Colorado was the first state to legalize adult marijuana sales on January 1, 2014 – one day after Denver’s 70th birthday. As folks from all over the country lined up to purchase their first legal marijuana ever in Denver stores, it was recalled that the city was the site of the first US arrest for marijuana after it was effectively made illegal across the country in 1937.VeryImportantPotheads.com John Denver (December 31, 1943 – October 12, 1997) According to High Times magazine (March 1976), singer/songwriter John Denver told reporters at a press conference
Celebrating famous female cannabis connoisseurs throughout herstory to the present day. All contents copyrighted. “Bright Leaf” artwork by Jean Hanamoto http://www.camomoto.com
Monday, October 12, 2015
The Day John Denver Died
|Annie and John Denver|
The film points out that Denver, who projected a wholesome innocence, was known for his catchphrase “Far Out.” Early footage of him singing an anti-Ku Klux Klan song with the Chad Mitchell Trio reveals his politicization, and he’s also shown with Peter, Paul and Mary singing his song, “Leaving on a Jet Plane,” a tune that became an anthem for US boys flying off to Vietnam.
Denver told reporters at a 1976 press conference in Sydney, Australia, “Sure I enjoy hashish. I use it. I have a lot of fun with the stuff. But it’s like alcohol. You shouldn’t let it get out of hand.” According to High Times magazine (March 1976), “One shocked religious leader in Arizona called for Denver to be deported immediately. A newspaper columnist described the candid quote as ‘. . . like Billy Graham announcing he was going into Blue Movies’.”
John’s writing of the song “Rocky Mountain High,” now an official Colorado state song, is covered in the film. But the origin of the lyric, “And they say that he got crazy once and he tried to touch the sun,” about an LSD trip he took, is omitted. Denver wrote in his autobiography Take Me Home that the song wasn’t just about tripping, saying, “It was also about exhilaration, freedom and morality.” He added, “Exploring inner space had become as important to my generation as the exploration of outer space.”
The filmmaker interviewed Denver’s first wife Annie, she of the wedding favorite “Annie’s Song.” In the film, both she and John talk about how the song was written, when John took to the ski slopes near their Aspen home after the couple had a fight. John’s description made me wonder whether he’d had a puff to enhance his physical activity on that day, since he says, “Suddenly I was hypersensitive to how beautiful every thing was.” His thoughts lead to the first line, “You fill up my senses.”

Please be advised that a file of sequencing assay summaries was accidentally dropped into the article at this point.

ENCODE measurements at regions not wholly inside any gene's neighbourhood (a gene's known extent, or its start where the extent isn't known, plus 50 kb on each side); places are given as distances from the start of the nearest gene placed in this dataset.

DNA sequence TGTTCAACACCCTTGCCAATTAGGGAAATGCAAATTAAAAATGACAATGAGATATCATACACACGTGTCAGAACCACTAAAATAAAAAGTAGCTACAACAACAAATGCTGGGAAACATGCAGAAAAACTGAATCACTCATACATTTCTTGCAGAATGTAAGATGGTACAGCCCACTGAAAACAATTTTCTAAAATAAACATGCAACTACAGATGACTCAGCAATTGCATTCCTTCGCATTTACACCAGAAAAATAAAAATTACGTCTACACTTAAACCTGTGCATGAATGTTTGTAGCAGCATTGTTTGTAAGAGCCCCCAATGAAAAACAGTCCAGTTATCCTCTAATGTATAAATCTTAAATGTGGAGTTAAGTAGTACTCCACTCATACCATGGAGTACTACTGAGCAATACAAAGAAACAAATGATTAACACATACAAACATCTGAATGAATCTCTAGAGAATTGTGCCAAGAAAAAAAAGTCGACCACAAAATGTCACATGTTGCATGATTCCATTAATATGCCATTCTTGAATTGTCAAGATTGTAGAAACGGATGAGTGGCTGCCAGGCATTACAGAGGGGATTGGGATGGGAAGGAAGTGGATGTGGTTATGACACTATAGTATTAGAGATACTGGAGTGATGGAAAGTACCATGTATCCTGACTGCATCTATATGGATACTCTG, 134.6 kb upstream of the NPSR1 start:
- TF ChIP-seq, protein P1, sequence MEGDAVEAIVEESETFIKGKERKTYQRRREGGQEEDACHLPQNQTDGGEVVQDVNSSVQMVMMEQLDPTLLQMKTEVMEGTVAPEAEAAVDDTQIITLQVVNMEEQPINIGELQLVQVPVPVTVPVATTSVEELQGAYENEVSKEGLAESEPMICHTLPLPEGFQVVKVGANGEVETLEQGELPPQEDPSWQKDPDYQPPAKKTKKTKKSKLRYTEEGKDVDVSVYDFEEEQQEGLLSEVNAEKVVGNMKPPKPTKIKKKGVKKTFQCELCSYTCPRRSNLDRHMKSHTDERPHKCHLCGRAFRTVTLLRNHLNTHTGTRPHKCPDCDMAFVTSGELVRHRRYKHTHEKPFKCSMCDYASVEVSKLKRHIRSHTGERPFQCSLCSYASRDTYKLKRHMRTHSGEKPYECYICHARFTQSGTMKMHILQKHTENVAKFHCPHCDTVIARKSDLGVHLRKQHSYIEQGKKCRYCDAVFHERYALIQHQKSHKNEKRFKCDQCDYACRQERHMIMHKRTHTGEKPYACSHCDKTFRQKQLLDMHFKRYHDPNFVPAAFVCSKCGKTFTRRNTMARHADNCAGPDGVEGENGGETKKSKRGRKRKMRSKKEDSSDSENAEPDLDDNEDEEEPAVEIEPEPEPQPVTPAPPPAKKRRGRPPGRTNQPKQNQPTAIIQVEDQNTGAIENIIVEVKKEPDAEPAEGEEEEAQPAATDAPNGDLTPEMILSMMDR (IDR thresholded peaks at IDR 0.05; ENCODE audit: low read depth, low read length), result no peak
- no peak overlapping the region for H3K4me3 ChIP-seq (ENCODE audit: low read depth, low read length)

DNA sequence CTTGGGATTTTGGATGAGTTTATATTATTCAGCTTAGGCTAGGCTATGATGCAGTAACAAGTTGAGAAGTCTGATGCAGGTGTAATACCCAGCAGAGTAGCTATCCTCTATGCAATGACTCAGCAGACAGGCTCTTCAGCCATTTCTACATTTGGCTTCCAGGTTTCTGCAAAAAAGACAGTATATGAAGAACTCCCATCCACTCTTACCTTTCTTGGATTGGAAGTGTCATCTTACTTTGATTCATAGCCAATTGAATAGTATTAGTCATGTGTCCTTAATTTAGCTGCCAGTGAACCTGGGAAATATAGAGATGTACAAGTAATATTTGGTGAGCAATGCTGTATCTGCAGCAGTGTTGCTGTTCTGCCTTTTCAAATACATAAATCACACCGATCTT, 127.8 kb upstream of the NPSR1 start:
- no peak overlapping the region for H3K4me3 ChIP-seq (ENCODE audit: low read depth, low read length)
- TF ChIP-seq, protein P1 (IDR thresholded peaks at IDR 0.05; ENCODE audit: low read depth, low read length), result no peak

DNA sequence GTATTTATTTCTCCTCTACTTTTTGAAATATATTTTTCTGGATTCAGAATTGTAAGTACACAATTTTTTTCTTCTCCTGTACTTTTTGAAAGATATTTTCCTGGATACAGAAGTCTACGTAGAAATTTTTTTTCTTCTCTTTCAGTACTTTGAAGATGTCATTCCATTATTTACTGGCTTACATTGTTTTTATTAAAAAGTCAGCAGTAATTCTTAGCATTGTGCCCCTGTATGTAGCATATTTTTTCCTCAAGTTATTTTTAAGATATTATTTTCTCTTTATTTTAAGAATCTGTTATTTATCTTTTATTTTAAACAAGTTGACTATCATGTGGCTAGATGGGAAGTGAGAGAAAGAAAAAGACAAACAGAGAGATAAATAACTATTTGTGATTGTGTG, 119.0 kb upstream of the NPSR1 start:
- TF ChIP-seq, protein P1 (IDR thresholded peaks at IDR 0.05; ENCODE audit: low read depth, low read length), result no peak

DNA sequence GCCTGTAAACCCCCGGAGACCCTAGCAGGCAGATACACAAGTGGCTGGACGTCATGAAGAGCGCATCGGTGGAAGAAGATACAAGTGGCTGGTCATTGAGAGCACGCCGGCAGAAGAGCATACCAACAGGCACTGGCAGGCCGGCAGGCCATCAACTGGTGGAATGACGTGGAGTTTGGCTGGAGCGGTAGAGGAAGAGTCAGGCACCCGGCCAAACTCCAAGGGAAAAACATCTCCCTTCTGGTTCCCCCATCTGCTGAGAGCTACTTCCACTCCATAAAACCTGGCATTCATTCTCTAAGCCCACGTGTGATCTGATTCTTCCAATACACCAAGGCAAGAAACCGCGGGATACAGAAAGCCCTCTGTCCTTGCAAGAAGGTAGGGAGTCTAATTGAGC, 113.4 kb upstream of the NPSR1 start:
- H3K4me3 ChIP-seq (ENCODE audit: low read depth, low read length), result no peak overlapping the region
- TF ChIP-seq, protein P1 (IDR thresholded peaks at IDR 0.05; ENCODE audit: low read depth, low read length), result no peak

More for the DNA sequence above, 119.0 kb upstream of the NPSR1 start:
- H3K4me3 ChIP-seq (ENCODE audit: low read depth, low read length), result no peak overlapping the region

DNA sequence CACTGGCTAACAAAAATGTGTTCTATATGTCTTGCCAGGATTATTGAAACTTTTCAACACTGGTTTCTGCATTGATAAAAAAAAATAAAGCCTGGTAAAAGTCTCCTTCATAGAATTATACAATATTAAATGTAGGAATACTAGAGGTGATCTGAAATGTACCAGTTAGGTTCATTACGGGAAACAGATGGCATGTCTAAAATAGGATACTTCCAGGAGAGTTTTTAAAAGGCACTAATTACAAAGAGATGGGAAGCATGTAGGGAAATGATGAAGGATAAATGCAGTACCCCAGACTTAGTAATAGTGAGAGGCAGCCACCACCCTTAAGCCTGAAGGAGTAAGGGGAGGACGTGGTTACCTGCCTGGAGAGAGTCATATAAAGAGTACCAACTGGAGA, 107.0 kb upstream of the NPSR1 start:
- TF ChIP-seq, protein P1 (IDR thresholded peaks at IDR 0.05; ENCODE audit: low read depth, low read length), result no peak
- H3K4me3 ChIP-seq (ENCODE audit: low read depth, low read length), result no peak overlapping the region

The only nod to Denver’s marijuana smoking comes at the end of the film, when his lyric “while all my friends and my old lady sit and pass a pipe around” from the song from “Poems, Prayers, and Promises” is heard.
Later Denver, a victim of his own ambition/need for acceptance whose music was excoriated by rock critics, succumbed to drinking and had several drunk driving arrests. He was only 53 when his plane plunged into the Pacific Ocean near Monterey, California on October 12, 1977.
“Sure he was a hippie, but he was one the whole family could enjoy,” read his obituary in the Guardian.
Film of Denver on Jacques Cousteau’s boat demonstrates his support of Cousteau, through proceeds of his song “Calipso.” Denver was appointed by Jimmy Carter to work on hunger in Africa, akin to the moment God chose him to spread his word in the movie “Oh, God!”
See a clip of the film:
Taffy Nivert, co-author of “Country Roads,” is shown here with Denver singing VIP Merle Haggard’s “Okie from Muskogee” including a verse that hammers home the point that it’s a parody song.Tokin Woman Celebrating famous female cannabis connoisseurs throughout herstory to the present day. All contents copyrighted. “Bright Leaf” artwork by Jean Hanamoto http://www.camomoto.com ]]>